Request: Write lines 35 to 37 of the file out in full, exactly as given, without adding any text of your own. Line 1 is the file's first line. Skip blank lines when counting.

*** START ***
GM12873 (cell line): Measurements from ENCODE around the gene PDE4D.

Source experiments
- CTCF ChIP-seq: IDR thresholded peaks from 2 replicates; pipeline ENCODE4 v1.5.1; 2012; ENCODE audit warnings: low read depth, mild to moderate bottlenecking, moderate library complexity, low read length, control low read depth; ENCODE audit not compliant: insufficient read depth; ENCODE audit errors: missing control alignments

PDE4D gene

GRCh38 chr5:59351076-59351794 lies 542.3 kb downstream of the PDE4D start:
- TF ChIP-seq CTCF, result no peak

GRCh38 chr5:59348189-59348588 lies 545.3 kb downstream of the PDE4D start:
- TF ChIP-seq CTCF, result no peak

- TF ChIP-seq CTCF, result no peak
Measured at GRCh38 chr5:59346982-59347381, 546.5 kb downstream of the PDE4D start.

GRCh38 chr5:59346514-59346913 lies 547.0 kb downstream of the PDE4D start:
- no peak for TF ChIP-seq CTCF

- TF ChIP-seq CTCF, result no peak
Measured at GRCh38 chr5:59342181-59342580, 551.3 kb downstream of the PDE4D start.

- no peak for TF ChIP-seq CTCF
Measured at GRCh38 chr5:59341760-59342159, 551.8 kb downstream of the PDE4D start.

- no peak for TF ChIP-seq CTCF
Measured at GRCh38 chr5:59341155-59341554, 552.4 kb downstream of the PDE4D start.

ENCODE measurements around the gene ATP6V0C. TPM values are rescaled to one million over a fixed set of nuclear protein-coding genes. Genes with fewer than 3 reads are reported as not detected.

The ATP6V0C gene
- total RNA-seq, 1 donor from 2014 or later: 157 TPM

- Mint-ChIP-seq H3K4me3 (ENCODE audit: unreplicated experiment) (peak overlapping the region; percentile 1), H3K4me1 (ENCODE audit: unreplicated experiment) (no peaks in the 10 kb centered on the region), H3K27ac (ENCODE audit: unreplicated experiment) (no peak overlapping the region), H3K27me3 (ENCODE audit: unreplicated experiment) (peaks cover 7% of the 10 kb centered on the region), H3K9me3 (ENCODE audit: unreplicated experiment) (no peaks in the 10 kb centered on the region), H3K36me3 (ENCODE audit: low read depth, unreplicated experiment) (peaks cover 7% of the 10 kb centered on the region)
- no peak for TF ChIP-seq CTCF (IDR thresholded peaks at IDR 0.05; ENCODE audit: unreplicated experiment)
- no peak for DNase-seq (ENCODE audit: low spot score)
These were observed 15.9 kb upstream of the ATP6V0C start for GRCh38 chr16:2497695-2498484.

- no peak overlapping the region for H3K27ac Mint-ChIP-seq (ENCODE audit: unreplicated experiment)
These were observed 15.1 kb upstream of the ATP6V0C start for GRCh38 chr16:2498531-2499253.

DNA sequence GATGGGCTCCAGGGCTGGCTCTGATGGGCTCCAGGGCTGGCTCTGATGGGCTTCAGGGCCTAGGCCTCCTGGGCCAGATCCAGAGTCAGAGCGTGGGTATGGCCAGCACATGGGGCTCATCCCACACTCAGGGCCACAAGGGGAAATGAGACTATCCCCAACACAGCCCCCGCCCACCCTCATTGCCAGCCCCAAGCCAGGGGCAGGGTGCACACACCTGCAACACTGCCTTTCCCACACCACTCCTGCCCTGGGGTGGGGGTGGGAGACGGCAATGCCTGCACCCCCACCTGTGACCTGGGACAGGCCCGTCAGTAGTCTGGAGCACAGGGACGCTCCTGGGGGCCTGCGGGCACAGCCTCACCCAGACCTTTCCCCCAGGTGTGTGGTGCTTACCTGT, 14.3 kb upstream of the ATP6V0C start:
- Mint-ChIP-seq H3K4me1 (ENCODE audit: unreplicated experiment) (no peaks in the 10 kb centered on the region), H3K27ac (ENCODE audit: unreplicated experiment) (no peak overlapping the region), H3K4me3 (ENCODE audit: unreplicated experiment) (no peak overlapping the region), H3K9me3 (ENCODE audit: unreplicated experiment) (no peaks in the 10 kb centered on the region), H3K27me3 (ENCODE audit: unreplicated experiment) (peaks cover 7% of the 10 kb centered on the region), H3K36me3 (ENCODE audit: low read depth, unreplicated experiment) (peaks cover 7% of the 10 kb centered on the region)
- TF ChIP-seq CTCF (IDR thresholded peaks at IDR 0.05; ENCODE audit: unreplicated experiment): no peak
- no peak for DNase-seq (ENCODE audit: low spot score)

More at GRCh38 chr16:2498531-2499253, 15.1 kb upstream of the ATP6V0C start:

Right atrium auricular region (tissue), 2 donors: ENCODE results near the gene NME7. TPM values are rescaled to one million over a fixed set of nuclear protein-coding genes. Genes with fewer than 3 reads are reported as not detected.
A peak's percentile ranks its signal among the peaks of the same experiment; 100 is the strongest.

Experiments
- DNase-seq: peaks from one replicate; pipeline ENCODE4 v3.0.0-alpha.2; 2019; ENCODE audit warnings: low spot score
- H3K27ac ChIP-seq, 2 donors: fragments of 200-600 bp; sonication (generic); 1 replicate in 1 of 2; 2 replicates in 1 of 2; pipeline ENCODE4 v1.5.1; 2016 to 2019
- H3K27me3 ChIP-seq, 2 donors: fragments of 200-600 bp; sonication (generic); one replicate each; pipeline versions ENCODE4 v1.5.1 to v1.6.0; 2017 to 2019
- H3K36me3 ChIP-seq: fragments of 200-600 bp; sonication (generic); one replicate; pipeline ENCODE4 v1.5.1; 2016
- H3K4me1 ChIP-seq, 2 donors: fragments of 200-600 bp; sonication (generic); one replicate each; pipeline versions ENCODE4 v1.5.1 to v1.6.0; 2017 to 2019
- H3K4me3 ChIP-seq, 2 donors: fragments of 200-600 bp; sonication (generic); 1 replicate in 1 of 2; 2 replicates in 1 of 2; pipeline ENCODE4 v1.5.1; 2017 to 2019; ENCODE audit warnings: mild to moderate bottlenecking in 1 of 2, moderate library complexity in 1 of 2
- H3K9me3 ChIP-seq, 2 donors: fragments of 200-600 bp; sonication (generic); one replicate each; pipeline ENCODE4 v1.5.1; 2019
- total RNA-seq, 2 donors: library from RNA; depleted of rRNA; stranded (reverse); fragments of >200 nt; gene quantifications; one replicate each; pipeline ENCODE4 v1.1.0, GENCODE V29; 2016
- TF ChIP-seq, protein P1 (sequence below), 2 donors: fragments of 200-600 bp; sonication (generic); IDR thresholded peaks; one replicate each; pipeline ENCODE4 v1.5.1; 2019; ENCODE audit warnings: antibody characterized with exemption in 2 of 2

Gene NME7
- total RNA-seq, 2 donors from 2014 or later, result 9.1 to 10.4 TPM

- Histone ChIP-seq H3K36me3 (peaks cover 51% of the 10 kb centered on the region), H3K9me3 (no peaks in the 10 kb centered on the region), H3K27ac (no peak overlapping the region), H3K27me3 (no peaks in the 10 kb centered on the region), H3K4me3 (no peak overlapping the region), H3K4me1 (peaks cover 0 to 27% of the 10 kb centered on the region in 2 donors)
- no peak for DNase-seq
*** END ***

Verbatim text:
Experiments
- DNase-seq: peaks from one replicate; pipeline ENCODE4 v3.0.0-alpha.2; 2019; ENCODE audit warnings: low spot score
- H3K27ac ChIP-seq, 2 donors: fragments of 200-600 bp; sonication (generic); 1 replicate in 1 of 2; 2 replicates in 1 of 2; pipeline ENCODE4 v1.5.1; 2016 to 2019